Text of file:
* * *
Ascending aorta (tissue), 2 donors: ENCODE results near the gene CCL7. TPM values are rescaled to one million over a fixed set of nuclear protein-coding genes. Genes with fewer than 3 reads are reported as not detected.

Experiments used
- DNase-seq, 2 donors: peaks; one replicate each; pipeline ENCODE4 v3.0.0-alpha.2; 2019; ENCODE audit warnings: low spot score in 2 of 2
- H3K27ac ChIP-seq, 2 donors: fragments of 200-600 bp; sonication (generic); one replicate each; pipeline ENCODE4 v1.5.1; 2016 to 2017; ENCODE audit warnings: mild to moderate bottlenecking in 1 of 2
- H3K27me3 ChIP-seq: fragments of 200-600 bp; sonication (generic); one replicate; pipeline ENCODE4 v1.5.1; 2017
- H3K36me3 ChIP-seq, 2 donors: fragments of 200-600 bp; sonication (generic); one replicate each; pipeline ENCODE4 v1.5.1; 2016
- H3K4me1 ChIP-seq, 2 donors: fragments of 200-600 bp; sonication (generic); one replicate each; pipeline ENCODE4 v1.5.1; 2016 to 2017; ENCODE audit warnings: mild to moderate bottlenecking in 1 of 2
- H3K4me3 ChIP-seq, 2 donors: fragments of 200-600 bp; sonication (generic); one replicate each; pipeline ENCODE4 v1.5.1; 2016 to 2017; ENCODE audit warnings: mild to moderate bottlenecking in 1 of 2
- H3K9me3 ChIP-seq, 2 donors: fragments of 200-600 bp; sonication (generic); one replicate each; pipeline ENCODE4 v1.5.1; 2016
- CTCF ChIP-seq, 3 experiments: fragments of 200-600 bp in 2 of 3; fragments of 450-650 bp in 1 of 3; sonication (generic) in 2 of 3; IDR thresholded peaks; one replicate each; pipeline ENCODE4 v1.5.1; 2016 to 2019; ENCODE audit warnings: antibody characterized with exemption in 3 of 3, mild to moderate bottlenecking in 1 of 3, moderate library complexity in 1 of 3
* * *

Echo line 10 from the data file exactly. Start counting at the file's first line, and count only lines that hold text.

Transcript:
- CTCF ChIP-seq, 3 experiments: fragments of 200-600 bp in 2 of 3; fragments of 450-650 bp in 1 of 3; sonication (generic) in 2 of 3; IDR thresholded peaks; one replicate each; pipeline ENCODE4 v1.5.1; 2016 to 2019; ENCODE audit warnings: antibody characterized with exemption in 3 of 3, mild to moderate bottlenecking in 1 of 3, moderate library complexity in 1 of 3